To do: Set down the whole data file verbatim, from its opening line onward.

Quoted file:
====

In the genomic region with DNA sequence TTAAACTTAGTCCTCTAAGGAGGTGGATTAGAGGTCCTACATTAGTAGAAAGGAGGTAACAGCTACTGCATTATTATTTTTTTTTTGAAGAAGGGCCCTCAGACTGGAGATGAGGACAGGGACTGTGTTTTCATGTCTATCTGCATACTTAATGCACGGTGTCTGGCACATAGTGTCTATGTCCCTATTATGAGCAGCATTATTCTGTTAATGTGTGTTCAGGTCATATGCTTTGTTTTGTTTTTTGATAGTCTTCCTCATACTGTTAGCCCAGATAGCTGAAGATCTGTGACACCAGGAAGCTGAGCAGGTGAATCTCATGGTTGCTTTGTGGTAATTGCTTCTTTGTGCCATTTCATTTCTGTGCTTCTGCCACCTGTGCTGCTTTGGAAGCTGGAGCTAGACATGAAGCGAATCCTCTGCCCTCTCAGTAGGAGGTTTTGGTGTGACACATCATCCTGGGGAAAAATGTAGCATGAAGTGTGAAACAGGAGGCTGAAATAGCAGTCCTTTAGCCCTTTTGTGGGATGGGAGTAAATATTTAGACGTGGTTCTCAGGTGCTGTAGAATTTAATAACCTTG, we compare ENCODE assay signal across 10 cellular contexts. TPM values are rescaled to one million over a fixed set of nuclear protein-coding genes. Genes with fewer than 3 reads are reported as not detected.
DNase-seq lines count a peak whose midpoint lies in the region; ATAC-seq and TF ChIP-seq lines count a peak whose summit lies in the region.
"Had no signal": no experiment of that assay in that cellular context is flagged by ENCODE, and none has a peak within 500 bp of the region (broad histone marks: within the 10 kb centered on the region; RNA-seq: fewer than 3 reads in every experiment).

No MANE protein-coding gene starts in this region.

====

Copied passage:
In the genomic region with DNA sequence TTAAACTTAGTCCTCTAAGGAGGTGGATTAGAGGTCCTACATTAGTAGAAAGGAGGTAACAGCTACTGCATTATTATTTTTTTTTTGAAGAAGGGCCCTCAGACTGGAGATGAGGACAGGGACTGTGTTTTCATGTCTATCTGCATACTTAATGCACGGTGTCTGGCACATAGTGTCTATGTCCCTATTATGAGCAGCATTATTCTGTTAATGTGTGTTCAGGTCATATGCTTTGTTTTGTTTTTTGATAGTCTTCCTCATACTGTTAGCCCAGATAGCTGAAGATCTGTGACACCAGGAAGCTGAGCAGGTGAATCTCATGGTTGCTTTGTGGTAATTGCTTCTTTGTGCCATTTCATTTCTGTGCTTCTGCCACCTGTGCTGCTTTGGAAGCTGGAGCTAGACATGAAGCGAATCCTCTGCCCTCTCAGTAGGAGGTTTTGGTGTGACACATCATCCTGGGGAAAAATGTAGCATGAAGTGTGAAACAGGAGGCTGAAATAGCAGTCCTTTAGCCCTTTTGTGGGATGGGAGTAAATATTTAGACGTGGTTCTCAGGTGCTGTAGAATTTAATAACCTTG, we compare ENCODE assay signal across 10 cellular contexts. TPM values are rescaled to one million over a fixed set of nuclear protein-coding genes. Genes with fewer than 3 reads are reported as not detected.
DNase-seq lines count a peak whose midpoint lies in the region; ATAC-seq and TF ChIP-seq lines count a peak whose summit lies in the region.
"Had no signal": no experiment of that assay in that cellular context is flagged by ENCODE, and none has a peak within 500 bp of the region (broad histone marks: within the 10 kb centered on the region; RNA-seq: fewer than 3 reads in every experiment).

No MANE protein-coding gene starts in this region.